Degrees of separation

Social networking, as a phenomenon of the Internet, seemed to arrive out of nowhere and immediately exist everywhere. It was a few years ago when everybody at work (especially those under age 30) suddenly seemed to be designing MySpace pages, making “cool friends,” sharing photo diaries of their lives and loves on the Web. Students in my writing class seemed all of a sudden obsessed with the freedom they felt in communicating on various online networks like Facebook and Friendster. My spouse even got into the act, using a MySpace page to transmit songs-to-learn to members of his far-flung rock band.

But this thing didn’t happen overnight. In fact, the growth of social networks online happened by degrees. Six of them.

By now everybody’s heard about degrees of separation, i.e., the “small world phenomenon” that states, more or less, that a chain of social acquaintances necessary to connect any one person to another is strangely short and, often, a chain of six. Obviously, the Internet is a perfect medium for helping people create such chains.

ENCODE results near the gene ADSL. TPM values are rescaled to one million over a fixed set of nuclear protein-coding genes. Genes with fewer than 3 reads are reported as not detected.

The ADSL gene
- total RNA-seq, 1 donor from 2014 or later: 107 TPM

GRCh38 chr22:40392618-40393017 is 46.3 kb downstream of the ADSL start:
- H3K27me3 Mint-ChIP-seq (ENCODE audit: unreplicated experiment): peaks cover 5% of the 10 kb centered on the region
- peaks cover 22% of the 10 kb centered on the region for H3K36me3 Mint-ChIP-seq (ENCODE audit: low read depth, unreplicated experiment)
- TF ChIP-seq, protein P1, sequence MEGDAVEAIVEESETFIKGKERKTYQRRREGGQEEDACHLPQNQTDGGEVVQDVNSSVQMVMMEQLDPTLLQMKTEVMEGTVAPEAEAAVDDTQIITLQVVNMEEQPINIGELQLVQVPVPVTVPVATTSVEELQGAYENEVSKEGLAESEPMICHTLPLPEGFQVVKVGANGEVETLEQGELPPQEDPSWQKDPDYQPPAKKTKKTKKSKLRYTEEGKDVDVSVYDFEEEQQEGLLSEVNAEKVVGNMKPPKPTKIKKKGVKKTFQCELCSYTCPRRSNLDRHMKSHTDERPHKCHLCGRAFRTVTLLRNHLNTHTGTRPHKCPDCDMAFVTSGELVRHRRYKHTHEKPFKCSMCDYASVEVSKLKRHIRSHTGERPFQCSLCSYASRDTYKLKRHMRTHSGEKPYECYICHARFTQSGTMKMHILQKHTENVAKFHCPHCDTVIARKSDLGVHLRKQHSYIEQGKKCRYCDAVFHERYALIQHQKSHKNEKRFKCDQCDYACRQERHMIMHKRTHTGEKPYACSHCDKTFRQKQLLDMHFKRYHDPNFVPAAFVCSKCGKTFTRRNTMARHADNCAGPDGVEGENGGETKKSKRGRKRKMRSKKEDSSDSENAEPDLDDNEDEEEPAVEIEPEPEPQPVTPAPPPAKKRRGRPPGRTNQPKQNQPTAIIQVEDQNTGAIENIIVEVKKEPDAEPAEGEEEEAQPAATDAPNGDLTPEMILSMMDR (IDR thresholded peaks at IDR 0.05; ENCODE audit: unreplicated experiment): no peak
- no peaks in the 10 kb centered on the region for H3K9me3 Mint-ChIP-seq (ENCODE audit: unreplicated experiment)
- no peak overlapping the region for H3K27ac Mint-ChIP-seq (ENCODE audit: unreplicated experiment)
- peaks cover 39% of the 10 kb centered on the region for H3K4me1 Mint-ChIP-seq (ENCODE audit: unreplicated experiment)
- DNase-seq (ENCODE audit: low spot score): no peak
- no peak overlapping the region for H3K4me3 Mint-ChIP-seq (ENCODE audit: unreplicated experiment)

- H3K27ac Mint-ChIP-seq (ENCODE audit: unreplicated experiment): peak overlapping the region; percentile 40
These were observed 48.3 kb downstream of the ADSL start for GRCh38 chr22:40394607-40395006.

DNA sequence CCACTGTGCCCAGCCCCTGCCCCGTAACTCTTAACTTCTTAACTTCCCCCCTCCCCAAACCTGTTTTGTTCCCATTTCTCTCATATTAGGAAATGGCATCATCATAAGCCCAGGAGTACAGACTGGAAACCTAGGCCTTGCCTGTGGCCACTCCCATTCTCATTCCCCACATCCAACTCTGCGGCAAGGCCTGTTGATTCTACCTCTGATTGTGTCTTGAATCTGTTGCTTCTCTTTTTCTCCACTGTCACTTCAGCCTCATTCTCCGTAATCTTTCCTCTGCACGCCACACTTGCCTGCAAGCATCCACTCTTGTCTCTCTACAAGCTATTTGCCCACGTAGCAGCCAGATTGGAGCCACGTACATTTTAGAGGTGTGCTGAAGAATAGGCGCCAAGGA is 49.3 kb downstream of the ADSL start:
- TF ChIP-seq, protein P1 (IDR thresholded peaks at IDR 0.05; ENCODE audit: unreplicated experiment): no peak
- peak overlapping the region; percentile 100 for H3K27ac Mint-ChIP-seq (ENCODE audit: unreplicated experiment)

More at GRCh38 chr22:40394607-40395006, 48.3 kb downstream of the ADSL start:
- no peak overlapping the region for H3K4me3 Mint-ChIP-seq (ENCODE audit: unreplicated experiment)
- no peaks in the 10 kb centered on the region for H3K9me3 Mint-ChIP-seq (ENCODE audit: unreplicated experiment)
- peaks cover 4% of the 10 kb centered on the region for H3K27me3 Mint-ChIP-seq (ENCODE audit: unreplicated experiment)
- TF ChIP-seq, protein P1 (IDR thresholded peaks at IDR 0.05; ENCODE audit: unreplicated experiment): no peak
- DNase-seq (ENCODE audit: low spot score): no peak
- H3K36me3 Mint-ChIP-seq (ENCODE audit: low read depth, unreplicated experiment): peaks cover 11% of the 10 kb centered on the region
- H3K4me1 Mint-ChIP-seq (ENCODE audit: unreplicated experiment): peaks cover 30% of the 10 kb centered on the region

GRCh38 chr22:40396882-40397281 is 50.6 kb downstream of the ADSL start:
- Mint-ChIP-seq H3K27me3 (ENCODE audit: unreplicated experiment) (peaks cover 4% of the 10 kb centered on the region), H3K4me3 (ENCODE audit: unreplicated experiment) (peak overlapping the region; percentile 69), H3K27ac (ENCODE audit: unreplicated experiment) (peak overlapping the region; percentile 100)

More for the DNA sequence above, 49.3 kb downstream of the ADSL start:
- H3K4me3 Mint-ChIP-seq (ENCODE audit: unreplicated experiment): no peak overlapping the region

Now a litany of complaints can be made about such networks, i.e., why talk to people on computers when talking to people in real life is so much better? Some believe social networking online is ultimately phony, that the “cool friends” you make on MySpace (including the ubiquitous starter friend “Tom”) are just for show, nothing at all like real flesh and blood friends. Well, yeah, but that kind of misses the point. As the author of this week’s cover story “Anti-social networking revolution” writes, social networking is just “the natural progression of the promise of the Internet to connect everyone in a World Wide Web … and it’s an unstoppable juggernaut.”

For certain, a backlash is destined to come after any sweeping social movement and, in this case, it’s been dubbed “anti-social networking.” As our cover story details, an experiment soon will be launched to get people to “disengage in places where one maybe wouldn’t,” i.e., try to experience the world as an individual, not a group.

Ultimately, though, the juggernaut advances. No matter to what degree, separation is only an invitation to future connection.